Target customers struggling to reach company, call centers after massive security breach

NEW YORK (AP) - Some people who may be victims of credit card fraud as a result of Target's security breach say they're having trouble contacting the company through its website and call centers.

Target is apologizing -- and says it's adding more workers to handle calls and help solve website issues.

CEO Gregg Steinhafel issued a statement on Target's website Friday.

"We want our guests to understand that just because they shopped at Target during the impacted time frame, it doesn’t mean they are victims of fraud. In fact, in other similar situations, there are typically low levels of actual fraud. Most importantly, we want to reassure guests that they will not be held financially responsible for any credit and debit card fraud. And to provide guests with extra assurance, we will be offering free credit monitoring services. We will be in touch with those impacted by this issue soon on how and where to access the service.

We understand it’s been difficult for some guests to reach us via our website and call center. We apologize and want you to understand that we are experiencing unprecedented call volume. Our Target teams are working continuously to build capacity and meet our guests’ needs.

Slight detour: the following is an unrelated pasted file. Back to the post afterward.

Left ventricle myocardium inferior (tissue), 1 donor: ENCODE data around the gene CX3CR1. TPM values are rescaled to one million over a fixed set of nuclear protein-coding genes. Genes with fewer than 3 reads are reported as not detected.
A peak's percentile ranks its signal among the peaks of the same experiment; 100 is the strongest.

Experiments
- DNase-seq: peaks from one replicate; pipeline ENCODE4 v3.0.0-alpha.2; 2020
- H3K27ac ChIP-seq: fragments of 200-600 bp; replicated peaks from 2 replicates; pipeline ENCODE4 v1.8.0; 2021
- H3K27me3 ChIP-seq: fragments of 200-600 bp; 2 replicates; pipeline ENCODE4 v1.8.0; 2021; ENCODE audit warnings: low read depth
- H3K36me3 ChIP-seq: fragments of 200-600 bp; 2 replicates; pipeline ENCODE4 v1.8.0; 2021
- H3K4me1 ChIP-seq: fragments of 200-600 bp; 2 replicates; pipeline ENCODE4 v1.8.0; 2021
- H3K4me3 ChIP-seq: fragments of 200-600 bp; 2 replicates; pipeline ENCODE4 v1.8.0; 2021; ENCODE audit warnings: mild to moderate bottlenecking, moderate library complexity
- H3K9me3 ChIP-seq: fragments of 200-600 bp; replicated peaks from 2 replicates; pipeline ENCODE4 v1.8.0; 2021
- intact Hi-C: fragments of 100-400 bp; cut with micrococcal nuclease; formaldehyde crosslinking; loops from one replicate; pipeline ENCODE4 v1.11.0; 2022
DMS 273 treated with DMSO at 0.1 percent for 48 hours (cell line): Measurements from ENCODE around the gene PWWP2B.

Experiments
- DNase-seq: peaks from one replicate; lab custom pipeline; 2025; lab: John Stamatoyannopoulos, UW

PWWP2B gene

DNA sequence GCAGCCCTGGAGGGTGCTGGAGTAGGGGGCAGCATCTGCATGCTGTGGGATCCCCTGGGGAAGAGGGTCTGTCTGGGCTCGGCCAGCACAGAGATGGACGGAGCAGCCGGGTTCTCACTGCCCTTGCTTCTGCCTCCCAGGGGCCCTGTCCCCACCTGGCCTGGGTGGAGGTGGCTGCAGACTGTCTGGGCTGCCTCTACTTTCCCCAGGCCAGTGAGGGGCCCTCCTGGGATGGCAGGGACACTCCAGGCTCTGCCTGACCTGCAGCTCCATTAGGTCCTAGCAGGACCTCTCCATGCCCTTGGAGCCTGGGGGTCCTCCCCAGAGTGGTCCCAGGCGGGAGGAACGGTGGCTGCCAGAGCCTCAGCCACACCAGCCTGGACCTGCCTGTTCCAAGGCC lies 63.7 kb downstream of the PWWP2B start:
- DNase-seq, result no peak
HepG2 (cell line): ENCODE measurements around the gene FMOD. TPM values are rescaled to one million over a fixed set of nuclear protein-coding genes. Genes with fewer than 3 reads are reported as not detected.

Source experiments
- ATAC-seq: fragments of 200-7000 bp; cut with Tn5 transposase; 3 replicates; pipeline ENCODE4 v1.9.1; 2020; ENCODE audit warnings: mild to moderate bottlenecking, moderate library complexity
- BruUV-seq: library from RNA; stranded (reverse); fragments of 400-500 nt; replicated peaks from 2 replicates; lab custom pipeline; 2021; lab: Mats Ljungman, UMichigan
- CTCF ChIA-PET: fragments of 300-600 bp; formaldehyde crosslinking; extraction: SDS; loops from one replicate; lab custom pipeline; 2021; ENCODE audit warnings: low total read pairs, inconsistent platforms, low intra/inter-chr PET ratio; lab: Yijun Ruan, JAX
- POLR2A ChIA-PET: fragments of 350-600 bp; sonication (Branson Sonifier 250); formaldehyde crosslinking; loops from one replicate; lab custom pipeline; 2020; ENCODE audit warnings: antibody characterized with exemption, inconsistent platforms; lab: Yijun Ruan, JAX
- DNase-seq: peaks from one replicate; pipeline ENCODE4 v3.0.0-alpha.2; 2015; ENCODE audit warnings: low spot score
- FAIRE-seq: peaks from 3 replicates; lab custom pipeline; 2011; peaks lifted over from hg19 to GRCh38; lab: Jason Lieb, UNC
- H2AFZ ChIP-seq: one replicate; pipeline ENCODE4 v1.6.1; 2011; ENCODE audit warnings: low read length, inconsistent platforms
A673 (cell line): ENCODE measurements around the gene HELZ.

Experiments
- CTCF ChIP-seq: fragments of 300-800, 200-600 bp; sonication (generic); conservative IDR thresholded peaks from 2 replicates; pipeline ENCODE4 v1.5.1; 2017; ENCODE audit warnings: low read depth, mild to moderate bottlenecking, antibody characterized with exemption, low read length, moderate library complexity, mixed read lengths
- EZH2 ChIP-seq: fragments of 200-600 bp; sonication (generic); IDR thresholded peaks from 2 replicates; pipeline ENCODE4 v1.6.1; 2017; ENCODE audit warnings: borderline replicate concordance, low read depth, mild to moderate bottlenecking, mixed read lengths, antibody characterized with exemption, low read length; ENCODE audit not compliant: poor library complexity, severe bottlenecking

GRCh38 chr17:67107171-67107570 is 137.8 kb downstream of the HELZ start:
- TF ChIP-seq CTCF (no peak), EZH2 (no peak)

We take this crime seriously. It was a crime against Target, our team members, and most importantly, our guests. We’re in this together, and in that spirit, we are extending a 10% discount – the same amount our team members receive – to guests who shop in U.S. stores on Dec. 21 and 22. Again, we recognize this issue has been confusing and disruptive during an already busy holiday season. We want to emphasize that the issue has been addressed and let guests know they can shop with confidence at their local Target stores."

The company acknowledged Thursday that data connected to about 40 million credit and debit card accounts was stolen as part of a breach that began over Thanksgiving weekend.

Some furious customers are threatening to stop shopping at Target, during the busiest shopping time of the year.

A Virginia man, Christopher Browning, says he was the victim of credit card fraud earlier this week, and thinks it was tied to a purchase he made at Target with his Visa card on Black Friday. When he called Visa yesterday, the company couldn't confirm his suspicions. He says he hasn't been able to get through to Target's call center.

Browning says there were two attempts to use his credit card in California -- one at a casino for $8,000 and the other at another casino for $3,000. Both occurred on Sunday and both were denied. He canceled his credit card and plans to use cash -- and says he won't shop at Target again until the people responsible for the theft are caught, or the causes of the breach are identified and fixed.

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